Follow the Sea Turtle Rehab at the South Carolina Aquarium


Three Cold Stun Greens Get a Ride to Florida for Release


On Tuesday the Sea Turtle Hospital loaded up three small, beautiful green sea turtles and made a 5 hour drive to release these little guys in the ocean at St. Augustine, Florida. This trip was necessary because the ocean temperature in South Carolina is still too cold.











In case there is any doubt what kind of work the SC Aquarium Sea Turtle Rehabilitation Program is capable of, take a look at Moon on the day he arrived at the hospital and what he looked like on the beach at Isle of Palms.  


On this past Thursday the Aquarium released two loggerheads back to the ocean.....Marsh (#199) and Moon(#200)




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Huge crowd for the 5 turtle release on IOP



Robert Boyles and Barb Gobien get "Boyles" ready for his trip down the beach. Boyles came in the middle of July 2014. He needed cataract surgery and even after that he couldn't see well enough to see his food. Barb Gobien, Sea Turtle Hospital Volunteer, worked for months with this turtle. Barb came in daily to feed this turtle and her work paid off....Boyles was able to find food and chase live crabs in his tank.


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CLICK on thumbnails to enlarge photos

This cold-stunned loggerhead was found stranded in Brewster, Massachusetts and taken to New England Aquarium (NEAq) for treatment of hypothermia. After a week of supportive care, this turtle was deemed stable enough to be transferred here to the SC Aquarium (SCA) to complete his/her rehabilitation. Chaz is one of five loggerheads that was transported to South Carolina via a charter flight, generously donated by Worcester Airport.




This small juvenile loggerhead was incidentally caught in a trawl net in the Charleston Harbor and brought on board an education vessel operated by the SCDNR, the E/V Discovery. Once onboard, Discovery biologists took one look at this sub adult loggerhead and immediately knew something was wrong. The loggerhead we’ve named Discovery was thin, lethargic, and had old wounds to the marginal scutes (the sides of the shell). These concerns warranted transporting this turtle from SCDNR’s nearby boat landing to our sea turtle hospital.



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Brian Reece, a technician employed at Yawkey Wildlife Preserve, was out surveying for wild hogs when he came across this adult female loggerhead stuck in the sand at the high tide line. Interestingly, Brian Reece is also the person who found and helped rescue Yawkey, our first and only live stranded leatherback sea turtle, this past March. Since this female loggerhead was clearly emaciated and in distress, Brian contacted SCDNR and helped facilitate this turtle’s transfer to our sea turtle hospital for medical treatment.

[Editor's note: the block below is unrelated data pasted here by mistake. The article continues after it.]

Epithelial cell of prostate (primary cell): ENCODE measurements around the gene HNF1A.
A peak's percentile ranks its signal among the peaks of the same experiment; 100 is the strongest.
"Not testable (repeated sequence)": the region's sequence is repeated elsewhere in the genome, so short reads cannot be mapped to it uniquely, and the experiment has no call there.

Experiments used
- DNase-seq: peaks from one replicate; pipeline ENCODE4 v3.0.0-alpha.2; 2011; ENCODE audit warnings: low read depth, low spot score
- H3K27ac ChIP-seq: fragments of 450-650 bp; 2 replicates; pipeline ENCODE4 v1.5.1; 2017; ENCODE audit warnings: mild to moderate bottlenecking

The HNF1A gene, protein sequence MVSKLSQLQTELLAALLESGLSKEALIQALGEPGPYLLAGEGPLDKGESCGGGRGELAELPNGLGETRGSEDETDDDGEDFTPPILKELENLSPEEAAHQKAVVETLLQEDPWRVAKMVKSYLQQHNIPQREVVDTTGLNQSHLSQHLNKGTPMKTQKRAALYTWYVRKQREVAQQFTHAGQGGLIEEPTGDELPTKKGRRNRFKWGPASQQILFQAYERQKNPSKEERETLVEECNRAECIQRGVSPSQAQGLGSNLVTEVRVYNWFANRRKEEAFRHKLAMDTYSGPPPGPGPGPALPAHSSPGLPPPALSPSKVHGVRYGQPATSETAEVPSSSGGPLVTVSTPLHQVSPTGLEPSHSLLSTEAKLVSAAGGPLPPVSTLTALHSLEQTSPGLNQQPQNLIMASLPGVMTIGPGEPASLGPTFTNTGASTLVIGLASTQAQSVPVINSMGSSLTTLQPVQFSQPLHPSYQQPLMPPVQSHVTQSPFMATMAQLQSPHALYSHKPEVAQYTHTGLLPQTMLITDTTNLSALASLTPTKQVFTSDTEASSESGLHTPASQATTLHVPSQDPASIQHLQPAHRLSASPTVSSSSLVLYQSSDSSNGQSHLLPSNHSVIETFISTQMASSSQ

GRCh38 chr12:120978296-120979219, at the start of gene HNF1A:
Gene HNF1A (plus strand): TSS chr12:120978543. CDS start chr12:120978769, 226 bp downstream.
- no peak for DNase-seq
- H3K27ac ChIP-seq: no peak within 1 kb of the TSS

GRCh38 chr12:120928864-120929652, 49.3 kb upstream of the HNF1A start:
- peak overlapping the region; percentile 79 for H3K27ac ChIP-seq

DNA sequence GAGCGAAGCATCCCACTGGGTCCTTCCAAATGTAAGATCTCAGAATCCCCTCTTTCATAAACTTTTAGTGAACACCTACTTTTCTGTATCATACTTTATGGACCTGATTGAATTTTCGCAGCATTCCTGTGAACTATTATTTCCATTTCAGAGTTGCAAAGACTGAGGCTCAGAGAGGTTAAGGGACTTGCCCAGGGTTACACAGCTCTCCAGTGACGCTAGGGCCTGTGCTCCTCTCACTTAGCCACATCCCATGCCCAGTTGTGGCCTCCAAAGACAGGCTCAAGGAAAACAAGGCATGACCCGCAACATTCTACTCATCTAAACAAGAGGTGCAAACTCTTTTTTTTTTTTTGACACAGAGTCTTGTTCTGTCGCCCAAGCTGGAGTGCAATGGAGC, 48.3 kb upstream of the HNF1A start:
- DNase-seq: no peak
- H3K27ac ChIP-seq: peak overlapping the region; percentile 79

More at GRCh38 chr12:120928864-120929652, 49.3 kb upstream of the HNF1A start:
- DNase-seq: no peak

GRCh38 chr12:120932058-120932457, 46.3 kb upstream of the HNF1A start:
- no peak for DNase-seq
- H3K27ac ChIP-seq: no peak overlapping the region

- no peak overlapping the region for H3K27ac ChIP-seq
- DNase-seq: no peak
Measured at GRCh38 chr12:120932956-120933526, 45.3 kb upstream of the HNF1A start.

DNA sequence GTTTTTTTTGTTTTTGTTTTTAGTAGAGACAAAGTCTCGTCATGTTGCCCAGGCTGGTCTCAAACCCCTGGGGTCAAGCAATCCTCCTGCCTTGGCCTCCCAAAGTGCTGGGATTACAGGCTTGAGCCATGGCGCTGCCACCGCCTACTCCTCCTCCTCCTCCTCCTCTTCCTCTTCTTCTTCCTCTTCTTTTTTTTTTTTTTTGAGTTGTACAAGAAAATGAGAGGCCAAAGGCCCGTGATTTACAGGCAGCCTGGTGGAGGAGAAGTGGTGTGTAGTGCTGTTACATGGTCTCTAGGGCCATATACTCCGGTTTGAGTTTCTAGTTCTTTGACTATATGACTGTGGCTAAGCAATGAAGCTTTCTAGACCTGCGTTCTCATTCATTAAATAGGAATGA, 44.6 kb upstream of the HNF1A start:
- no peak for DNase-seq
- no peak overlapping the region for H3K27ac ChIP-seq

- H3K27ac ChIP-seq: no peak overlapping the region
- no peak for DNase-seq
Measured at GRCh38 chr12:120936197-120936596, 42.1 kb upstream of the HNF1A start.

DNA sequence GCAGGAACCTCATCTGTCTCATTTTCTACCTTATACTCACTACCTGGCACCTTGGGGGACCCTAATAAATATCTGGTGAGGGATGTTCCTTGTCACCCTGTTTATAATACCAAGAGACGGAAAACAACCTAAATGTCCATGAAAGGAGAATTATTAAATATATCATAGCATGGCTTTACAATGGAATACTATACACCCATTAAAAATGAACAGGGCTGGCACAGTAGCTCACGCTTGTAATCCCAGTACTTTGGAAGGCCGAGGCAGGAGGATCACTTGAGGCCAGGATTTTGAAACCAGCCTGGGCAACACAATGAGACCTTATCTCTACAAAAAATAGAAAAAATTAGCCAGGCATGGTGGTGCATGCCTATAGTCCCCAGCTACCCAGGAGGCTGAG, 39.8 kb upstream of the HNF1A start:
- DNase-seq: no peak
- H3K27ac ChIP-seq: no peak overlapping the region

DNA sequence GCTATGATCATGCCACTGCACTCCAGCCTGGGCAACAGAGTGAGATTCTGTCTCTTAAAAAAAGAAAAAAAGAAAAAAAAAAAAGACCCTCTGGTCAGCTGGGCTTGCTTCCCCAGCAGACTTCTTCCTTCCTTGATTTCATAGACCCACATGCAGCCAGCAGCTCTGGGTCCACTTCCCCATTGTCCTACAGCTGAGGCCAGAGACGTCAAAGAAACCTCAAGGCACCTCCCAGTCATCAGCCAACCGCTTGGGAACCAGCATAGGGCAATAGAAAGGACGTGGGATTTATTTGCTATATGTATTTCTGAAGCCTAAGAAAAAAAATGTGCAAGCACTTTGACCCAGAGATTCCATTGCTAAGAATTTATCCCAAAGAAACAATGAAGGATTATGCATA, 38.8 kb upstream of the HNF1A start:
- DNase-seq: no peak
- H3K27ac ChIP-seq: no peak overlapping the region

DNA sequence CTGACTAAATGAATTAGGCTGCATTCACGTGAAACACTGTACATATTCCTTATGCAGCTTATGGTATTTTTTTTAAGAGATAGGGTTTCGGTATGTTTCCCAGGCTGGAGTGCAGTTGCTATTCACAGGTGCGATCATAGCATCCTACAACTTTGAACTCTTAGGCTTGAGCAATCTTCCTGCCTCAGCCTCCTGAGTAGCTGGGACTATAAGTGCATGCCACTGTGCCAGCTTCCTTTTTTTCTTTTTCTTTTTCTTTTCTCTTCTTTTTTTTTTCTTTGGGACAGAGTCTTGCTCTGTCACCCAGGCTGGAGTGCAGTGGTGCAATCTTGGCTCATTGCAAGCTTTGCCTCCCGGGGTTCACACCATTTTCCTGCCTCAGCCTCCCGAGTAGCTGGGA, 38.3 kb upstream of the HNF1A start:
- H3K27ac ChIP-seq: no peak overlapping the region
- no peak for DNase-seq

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Quincy is a cold stunned juvenile loggerhead that stranded on Sandy Neck Beach Park in the town of Barnstable on Cape Cod. This minimally responsive sea turtle was transported to the New England Aquarium (NEAq) on 1/05/16 for treatment, after prolonged exposure to cold water. Upon admission to the NEAq, the patient was given Atropine as his/her heart rate was barely detectable at 2 beats per minute (BPM). Once stabilized Quincy was transported by plane to the South Carolina Aquarium (SCA) on Monday 1/11/16 with fellow Sea Turtle Hospital (STH) patients Chaz, and Sandwich


Five Turtles to be released on the Isle of Palms

May 10 4:30 IOP County Park








"Mariner" a Leatherback Released on Folly

May 7, 2016

The DNR delivered a stranded Leatherback to the SC Aquarium Sea Turtle Hospital Friday afternoon. This turtle had no obvious injuries and after a check up, fluids, vitamins, antibiotics, and a blood test, it was decided the best thing for this animal was to get him/her back in the ocean. So this afternoon, after a huge effort to organize a release by the DNR and the SC Aquarium with the help of the County Park on Folly....Mariner was returned to the ocean.






Safe Travels "Mariner"


Three Loggerheads Released in Florida

February 25, 2016


Belton came in from Hilton Head last June. The right flipper was severely damaged. While most of the damaged flipper has disappeared Belton has fully regained his health and can function even without a complete front flipper on the right side. He quickly made his way off the beach in Florida.





Edings, the largest turtle released in Florida, was admitted in May after being found stranded on Edisto Island. Upon admission Dr. Shane Boylan diagnosed cataracts in both eyes. After the turtle was stabilized, Dr. Anne Cook (Animal Eye Care of the Lowcountry) successfully performed surgery to remove both cataracts and after nine month of care, Edings was cleared for release.l